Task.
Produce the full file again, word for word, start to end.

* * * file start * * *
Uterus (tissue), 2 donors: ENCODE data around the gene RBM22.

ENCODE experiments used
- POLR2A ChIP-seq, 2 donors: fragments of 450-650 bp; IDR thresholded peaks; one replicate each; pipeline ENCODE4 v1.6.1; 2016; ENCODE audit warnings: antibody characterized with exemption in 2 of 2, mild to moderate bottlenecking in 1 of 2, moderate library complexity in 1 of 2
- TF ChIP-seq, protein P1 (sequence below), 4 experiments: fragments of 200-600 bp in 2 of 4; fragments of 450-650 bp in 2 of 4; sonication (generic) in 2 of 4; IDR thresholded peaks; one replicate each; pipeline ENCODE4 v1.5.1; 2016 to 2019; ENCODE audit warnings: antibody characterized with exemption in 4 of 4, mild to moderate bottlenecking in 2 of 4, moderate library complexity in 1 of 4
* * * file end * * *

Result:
Uterus (tissue), 2 donors: ENCODE data around the gene RBM22.

ENCODE experiments used
- POLR2A ChIP-seq, 2 donors: fragments of 450-650 bp; IDR thresholded peaks; one replicate each; pipeline ENCODE4 v1.6.1; 2016; ENCODE audit warnings: antibody characterized with exemption in 2 of 2, mild to moderate bottlenecking in 1 of 2, moderate library complexity in 1 of 2
- TF ChIP-seq, protein P1 (sequence below), 4 experiments: fragments of 200-600 bp in 2 of 4; fragments of 450-650 bp in 2 of 4; sonication (generic) in 2 of 4; IDR thresholded peaks; one replicate each; pipeline ENCODE4 v1.5.1; 2016 to 2019; ENCODE audit warnings: antibody characterized with exemption in 4 of 4, mild to moderate bottlenecking in 2 of 4, moderate library complexity in 1 of 4